A Heart to Heart about an Educator’s Role Today
“Doesn’t anyone know the answer to my question?” you gently sigh, as half your class simply ignores your presence. You desperately direct the question to a specific student - a last attempt at rectifying the uncomfortable predicament you find yourself in - receiving an answer which will only add salt to injury. “I don’t care if I learn English or not. So, stop insisting.”
Does this sound all too familiar? No, this is not an 80s teen movie, featuring disgruntled, directionless teenagers who are in desperate need of a leader who will motivate them and, in the end, will bond as a family unit. This is a harsh reality most of us are dealing with. You might be scratching your heads wondering if this was always the case or not. Admittedly, teenagers have through the years consistently exhibited a rebellious nature, rendering it a constant challenge to keep them motivated and focused on their obligations, inspiring them to set goals to pursue in life. However, society has fundamentally changed and although our teenage students do remind us of our own adolescent years, there are many acute differences which have led to their dismissal behavior.
Text by: Katherine Reilly
Freedom of speech is without a doubt a prerogative that has been bestowed upon them, but at what price? Are their voices truly heard? Or are they drowned in the immense ocean of information and political correctness, rendering their freedom nothing but. To be more precise, how many of our students aspire to build a brighter future for themselves, both professionally and personally? Do they have the financial capacity to do so? Education is not a privilege many reap. The modern world does not cater to their demands and parents are in many cases, only capable of providing the basic needs required. To make matters worse, the new norm of socializing has been scientifically proven to stimulate depression and angst. Comparisons and false representations of reality do not do their ambitions justice. ‘Keeping up with the Joneses’ has taken a whole new meaning, as ‘the neighbors’ in question present an unreachable status quo which is impossible to achieve. The sense of hopelessness as well as social exclusion is more than enough to harden even the most eager of students who would be otherwise more than willing to make an effort in class.
Having said this, they must handle the repercussions of integration in a challenging and unattainable social network, while at the same time deal with their own troubles and everyday turmoil. It comes as no surprise that most students of the post-pandemic world, have no aspirations and lack the clarity to understand the gravity of their ominous future. Thus, their dismissal – although morally unacceptable – is in fact justified. The burning question though remains. What are we supposed to teach them? Obviously, the English language, however, one might wonder if this is what they truly need. No, we’re not social workers or psychologists and most of us aren’t certified or have the experience to tackle such serious issues. Another concern is, how friendly can we get? Showing compassion is one thing, but becoming close is another. The latter could lead to complicated and in many cases precarious situations which should best be avoided.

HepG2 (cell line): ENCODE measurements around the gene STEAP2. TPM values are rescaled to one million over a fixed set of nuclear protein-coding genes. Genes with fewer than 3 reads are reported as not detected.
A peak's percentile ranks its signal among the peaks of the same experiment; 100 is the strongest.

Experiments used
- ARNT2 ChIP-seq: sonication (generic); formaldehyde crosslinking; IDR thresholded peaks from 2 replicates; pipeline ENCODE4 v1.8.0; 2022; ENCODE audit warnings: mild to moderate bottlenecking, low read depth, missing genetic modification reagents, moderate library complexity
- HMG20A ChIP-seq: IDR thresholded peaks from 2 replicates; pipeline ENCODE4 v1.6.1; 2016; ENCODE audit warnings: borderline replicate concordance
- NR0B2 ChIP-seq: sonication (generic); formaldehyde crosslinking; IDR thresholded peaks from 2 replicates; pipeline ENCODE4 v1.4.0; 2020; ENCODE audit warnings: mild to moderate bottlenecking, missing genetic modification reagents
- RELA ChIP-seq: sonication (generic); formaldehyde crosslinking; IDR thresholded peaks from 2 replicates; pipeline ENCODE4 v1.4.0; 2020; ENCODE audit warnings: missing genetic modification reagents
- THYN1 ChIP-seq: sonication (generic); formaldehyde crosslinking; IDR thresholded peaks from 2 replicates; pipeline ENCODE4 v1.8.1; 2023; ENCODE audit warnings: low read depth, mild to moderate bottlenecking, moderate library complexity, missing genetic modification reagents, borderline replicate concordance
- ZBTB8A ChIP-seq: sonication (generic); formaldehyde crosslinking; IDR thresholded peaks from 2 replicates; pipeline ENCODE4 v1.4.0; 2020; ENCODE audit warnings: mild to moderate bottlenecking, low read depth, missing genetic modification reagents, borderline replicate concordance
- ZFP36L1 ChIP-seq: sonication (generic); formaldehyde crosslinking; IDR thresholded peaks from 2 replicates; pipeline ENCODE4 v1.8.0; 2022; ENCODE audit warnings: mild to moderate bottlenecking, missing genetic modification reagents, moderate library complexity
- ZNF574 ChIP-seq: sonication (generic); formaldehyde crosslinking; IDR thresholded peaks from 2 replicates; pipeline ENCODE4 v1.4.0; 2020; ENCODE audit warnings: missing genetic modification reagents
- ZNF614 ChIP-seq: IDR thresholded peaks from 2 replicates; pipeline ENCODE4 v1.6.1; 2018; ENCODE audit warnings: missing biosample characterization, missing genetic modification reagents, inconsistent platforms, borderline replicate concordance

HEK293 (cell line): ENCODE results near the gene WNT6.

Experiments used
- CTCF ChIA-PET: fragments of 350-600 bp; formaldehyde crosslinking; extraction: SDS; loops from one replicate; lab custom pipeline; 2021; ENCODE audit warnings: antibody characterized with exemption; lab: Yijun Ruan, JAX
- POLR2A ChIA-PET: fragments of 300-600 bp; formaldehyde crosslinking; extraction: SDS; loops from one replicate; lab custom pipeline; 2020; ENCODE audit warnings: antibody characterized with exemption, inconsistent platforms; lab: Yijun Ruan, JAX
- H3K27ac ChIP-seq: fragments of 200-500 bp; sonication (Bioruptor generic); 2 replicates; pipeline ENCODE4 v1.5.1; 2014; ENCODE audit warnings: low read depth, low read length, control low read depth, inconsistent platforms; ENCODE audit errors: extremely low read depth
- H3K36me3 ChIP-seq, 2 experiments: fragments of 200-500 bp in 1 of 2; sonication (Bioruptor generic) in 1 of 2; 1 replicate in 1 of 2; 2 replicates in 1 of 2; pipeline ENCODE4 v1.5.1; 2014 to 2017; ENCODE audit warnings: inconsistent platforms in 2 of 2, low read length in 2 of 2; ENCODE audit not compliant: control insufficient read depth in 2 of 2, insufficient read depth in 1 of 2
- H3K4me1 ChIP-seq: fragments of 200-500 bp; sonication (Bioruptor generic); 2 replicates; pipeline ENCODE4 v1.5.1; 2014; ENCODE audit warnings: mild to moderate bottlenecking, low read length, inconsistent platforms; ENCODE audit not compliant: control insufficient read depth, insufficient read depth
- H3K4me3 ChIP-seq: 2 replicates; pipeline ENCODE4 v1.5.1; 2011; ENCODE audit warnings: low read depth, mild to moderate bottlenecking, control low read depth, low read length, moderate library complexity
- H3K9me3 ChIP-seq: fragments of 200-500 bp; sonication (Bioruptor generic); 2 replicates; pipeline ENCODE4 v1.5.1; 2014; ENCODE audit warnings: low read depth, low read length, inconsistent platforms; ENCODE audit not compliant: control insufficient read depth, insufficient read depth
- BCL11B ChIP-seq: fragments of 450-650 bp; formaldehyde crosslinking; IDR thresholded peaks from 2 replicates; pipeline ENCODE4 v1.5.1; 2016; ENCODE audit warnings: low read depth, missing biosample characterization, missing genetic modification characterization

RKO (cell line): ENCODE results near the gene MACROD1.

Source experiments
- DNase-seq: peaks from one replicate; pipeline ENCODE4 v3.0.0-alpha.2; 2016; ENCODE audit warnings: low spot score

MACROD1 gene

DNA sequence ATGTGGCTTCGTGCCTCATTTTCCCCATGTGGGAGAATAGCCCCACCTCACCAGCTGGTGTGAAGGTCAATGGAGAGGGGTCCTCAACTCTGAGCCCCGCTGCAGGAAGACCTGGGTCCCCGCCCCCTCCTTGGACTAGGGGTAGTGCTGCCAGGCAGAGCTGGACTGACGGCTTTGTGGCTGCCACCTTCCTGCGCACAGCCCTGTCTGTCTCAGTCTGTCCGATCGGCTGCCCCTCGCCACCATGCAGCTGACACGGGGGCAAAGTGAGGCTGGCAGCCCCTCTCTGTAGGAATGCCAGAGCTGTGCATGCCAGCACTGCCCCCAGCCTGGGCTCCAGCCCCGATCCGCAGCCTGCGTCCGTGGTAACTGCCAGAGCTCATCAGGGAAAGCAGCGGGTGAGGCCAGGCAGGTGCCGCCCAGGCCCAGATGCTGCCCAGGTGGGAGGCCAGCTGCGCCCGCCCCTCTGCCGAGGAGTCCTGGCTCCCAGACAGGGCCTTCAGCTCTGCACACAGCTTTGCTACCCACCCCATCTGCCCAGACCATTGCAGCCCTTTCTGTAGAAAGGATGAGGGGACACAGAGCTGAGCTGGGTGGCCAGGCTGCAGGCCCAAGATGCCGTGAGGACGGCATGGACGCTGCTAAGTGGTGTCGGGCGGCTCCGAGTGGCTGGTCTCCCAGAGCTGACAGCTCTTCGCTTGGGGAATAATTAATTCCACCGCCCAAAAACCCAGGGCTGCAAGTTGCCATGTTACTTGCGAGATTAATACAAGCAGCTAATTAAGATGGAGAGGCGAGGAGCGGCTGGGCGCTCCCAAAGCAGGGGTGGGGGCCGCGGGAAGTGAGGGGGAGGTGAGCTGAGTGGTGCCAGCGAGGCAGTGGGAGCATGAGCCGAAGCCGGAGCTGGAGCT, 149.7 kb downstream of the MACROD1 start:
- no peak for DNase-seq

Therefore, as educators of a second language, who must adhere to our responsibilities in class, can anything be done? Fortunately, yes. After two decades of teaching countless teens, I can wholeheartedly say that we must look beyond their discontent attitudes and divulge the source of their frustration. Yes, I know. We’ve heard this before. “Be their leader, not their boss.” Nonetheless, this is all too true. The point of being a leader is to allow your students to speak their minds; respect their opinion and have them dictate their concerns. Simply brushing away their bitterness, will only alienate them more, causing an already tense situation to exacerbate. Upon receiving the aforementioned answer, or one of similar disregard of or indifference to our lesson, it’s best to bring the lesson itself to a halt. Of course, management and parents should be informed, however, allowing students to blow off steam by showing simple concern for their well-being can ease tensions to a great degree. Insisting on the continuation of a lesson for which there is no investment on behalf of students is a lost cause. Any forms of reprimand will too, add oil to the fire and that is when we will have completely lost control of the situation.
Straying from the lesson, albeit in an educational fashion, is the way to go. One must adapt the material in such a manner, as to allow for conversation, via which students will enjoy a bit of freedom to be creative, to express themselves and come to the realization that even for a small window of time, their voices are actually heard and that they can rely on our support. Being able to alter one’s lesson on the spot to accommodate a tense situation is no small feat. Such an effort requires dedication and experience. More often than not, one would say trial and error is unavoidable. Nevertheless, offering students alternatives to a lesson they would have either way disregarded, renders such a venture a necessity.
If you’re wondering what you should take away from what you have just read, just remember that it’s not your fault if your students might ignore you. Many a time we blame ourselves for any if not all mishaps in our classes, when in reality we should focus on what truly matters; our students and how we can be the guiding light in their darkest of hours.